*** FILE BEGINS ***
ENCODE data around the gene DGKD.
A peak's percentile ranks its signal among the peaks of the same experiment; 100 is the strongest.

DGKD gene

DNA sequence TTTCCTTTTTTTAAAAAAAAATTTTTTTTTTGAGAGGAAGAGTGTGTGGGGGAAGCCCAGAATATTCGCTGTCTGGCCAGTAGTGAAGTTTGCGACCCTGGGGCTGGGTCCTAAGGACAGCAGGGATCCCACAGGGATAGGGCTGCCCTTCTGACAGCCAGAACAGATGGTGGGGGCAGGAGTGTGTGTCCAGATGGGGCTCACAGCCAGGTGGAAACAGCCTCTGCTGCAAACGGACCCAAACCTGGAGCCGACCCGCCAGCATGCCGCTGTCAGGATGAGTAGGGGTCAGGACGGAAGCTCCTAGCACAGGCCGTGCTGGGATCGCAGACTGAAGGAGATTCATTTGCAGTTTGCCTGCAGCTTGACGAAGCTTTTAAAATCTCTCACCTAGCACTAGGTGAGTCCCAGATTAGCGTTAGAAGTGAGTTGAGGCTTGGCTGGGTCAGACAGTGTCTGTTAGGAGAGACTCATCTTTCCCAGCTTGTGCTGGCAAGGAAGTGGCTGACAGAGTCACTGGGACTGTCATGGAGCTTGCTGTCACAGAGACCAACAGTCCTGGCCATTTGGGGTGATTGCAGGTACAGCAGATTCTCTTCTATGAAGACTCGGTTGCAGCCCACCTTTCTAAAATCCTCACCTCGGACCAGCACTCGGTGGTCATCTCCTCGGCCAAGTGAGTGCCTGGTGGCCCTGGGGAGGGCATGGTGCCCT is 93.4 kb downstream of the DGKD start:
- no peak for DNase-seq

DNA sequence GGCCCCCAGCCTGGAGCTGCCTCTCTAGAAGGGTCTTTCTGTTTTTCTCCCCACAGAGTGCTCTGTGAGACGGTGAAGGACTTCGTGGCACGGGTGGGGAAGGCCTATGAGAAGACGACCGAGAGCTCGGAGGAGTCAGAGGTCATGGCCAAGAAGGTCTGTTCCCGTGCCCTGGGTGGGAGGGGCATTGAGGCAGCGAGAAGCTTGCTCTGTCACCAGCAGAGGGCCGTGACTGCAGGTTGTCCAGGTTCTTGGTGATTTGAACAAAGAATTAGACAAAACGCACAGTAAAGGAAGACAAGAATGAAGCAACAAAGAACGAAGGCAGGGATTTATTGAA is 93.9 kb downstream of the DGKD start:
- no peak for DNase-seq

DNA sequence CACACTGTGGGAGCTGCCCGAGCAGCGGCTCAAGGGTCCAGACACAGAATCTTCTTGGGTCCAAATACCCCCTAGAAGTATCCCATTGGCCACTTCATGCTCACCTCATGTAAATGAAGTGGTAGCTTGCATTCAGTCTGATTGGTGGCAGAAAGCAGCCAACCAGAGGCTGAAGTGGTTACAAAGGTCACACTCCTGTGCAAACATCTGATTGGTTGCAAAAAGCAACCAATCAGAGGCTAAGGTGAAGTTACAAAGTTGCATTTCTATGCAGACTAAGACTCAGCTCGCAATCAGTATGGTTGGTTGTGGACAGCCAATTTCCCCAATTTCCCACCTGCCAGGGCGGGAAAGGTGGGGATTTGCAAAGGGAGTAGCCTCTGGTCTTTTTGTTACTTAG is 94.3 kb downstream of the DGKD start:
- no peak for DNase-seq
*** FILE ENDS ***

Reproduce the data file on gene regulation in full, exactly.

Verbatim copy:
ENCODE data around the gene DGKD.
A peak's percentile ranks its signal among the peaks of the same experiment; 100 is the strongest.

DGKD gene

DNA sequence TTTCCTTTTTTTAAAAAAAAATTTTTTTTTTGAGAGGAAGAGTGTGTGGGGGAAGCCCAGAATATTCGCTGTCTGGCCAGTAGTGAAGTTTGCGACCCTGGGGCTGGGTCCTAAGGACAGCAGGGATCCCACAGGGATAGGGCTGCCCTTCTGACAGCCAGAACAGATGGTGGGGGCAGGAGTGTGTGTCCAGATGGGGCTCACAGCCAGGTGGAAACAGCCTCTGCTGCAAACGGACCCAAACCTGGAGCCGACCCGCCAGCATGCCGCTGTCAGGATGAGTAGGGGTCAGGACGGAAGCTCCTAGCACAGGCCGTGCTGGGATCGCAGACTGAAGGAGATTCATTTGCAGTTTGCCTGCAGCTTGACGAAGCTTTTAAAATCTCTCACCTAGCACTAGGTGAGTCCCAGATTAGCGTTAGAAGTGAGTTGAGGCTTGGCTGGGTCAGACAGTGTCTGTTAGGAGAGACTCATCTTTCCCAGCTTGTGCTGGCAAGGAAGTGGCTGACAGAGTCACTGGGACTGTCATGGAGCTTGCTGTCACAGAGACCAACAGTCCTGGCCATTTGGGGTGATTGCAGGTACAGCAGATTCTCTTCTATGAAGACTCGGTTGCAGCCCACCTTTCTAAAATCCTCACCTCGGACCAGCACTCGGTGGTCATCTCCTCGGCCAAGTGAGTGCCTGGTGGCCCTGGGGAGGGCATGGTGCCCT is 93.4 kb downstream of the DGKD start:
- no peak for DNase-seq

DNA sequence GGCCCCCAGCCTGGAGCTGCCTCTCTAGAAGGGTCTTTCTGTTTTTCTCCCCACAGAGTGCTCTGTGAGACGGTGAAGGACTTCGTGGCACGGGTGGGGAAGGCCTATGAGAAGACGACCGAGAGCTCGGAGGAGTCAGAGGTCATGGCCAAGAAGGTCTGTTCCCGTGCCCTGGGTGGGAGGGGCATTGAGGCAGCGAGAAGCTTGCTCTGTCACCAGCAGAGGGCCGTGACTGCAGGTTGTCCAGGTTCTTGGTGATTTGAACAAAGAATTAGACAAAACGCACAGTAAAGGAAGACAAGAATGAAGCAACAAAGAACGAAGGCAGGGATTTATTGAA is 93.9 kb downstream of the DGKD start:
- no peak for DNase-seq

DNA sequence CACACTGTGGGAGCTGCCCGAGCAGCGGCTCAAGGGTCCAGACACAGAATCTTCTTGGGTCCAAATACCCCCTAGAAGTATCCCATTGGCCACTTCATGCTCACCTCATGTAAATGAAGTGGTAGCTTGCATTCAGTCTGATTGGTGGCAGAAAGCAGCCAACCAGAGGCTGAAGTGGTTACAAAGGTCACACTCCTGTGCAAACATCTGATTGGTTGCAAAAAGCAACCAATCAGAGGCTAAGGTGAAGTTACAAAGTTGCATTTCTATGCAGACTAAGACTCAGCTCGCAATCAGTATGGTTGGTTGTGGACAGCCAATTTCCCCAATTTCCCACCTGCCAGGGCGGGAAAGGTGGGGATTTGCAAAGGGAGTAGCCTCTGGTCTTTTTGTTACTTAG is 94.3 kb downstream of the DGKD start:
- no peak for DNase-seq